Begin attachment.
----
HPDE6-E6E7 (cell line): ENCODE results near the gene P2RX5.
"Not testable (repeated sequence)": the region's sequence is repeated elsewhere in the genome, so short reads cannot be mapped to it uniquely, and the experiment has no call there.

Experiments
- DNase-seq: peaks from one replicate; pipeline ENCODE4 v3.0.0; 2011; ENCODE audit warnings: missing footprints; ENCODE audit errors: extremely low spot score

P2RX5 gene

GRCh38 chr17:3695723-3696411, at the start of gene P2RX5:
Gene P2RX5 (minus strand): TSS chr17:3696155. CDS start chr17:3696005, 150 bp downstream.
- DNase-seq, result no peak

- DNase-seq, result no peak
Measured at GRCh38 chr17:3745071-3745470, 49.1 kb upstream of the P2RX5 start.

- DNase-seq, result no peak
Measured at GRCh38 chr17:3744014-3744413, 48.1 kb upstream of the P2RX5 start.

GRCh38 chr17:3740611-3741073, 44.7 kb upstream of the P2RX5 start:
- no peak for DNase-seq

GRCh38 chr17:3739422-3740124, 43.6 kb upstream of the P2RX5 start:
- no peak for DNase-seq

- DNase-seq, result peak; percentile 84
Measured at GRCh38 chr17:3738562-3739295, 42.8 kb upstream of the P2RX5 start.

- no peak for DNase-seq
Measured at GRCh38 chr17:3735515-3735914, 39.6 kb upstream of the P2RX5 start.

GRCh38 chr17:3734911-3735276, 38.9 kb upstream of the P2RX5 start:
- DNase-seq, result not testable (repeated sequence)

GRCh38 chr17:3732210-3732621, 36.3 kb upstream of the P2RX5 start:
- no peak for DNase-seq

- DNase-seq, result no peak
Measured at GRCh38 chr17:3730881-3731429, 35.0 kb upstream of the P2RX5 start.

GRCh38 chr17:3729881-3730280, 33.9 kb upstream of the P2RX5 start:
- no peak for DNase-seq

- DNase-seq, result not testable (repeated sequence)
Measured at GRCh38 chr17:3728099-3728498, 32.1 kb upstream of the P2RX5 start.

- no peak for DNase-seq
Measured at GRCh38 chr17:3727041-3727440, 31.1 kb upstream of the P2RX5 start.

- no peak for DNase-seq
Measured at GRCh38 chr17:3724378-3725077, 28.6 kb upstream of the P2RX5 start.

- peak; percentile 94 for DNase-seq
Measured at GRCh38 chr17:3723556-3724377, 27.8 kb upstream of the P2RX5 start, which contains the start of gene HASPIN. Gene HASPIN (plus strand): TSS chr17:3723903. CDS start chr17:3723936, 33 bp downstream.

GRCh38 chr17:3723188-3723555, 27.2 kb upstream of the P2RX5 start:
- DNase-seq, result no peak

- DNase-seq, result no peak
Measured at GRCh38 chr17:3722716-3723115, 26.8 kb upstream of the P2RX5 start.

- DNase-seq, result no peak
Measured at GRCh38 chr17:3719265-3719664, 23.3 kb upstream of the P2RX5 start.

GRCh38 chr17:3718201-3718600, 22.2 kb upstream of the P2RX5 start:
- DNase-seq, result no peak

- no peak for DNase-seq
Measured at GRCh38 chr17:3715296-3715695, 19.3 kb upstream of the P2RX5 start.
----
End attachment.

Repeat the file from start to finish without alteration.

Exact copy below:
HPDE6-E6E7 (cell line): ENCODE results near the gene P2RX5.
"Not testable (repeated sequence)": the region's sequence is repeated elsewhere in the genome, so short reads cannot be mapped to it uniquely, and the experiment has no call there.

Experiments
- DNase-seq: peaks from one replicate; pipeline ENCODE4 v3.0.0; 2011; ENCODE audit warnings: missing footprints; ENCODE audit errors: extremely low spot score

P2RX5 gene

GRCh38 chr17:3695723-3696411, at the start of gene P2RX5:
Gene P2RX5 (minus strand): TSS chr17:3696155. CDS start chr17:3696005, 150 bp downstream.
- DNase-seq, result no peak

- DNase-seq, result no peak
Measured at GRCh38 chr17:3745071-3745470, 49.1 kb upstream of the P2RX5 start.

- DNase-seq, result no peak
Measured at GRCh38 chr17:3744014-3744413, 48.1 kb upstream of the P2RX5 start.

GRCh38 chr17:3740611-3741073, 44.7 kb upstream of the P2RX5 start:
- no peak for DNase-seq

GRCh38 chr17:3739422-3740124, 43.6 kb upstream of the P2RX5 start:
- no peak for DNase-seq

- DNase-seq, result peak; percentile 84
Measured at GRCh38 chr17:3738562-3739295, 42.8 kb upstream of the P2RX5 start.

- no peak for DNase-seq
Measured at GRCh38 chr17:3735515-3735914, 39.6 kb upstream of the P2RX5 start.

GRCh38 chr17:3734911-3735276, 38.9 kb upstream of the P2RX5 start:
- DNase-seq, result not testable (repeated sequence)

GRCh38 chr17:3732210-3732621, 36.3 kb upstream of the P2RX5 start:
- no peak for DNase-seq

- DNase-seq, result no peak
Measured at GRCh38 chr17:3730881-3731429, 35.0 kb upstream of the P2RX5 start.

GRCh38 chr17:3729881-3730280, 33.9 kb upstream of the P2RX5 start:
- no peak for DNase-seq

- DNase-seq, result not testable (repeated sequence)
Measured at GRCh38 chr17:3728099-3728498, 32.1 kb upstream of the P2RX5 start.

- no peak for DNase-seq
Measured at GRCh38 chr17:3727041-3727440, 31.1 kb upstream of the P2RX5 start.

- no peak for DNase-seq
Measured at GRCh38 chr17:3724378-3725077, 28.6 kb upstream of the P2RX5 start.

- peak; percentile 94 for DNase-seq
Measured at GRCh38 chr17:3723556-3724377, 27.8 kb upstream of the P2RX5 start, which contains the start of gene HASPIN. Gene HASPIN (plus strand): TSS chr17:3723903. CDS start chr17:3723936, 33 bp downstream.

GRCh38 chr17:3723188-3723555, 27.2 kb upstream of the P2RX5 start:
- DNase-seq, result no peak

- DNase-seq, result no peak
Measured at GRCh38 chr17:3722716-3723115, 26.8 kb upstream of the P2RX5 start.

- DNase-seq, result no peak
Measured at GRCh38 chr17:3719265-3719664, 23.3 kb upstream of the P2RX5 start.

GRCh38 chr17:3718201-3718600, 22.2 kb upstream of the P2RX5 start:
- DNase-seq, result no peak

- no peak for DNase-seq
Measured at GRCh38 chr17:3715296-3715695, 19.3 kb upstream of the P2RX5 start.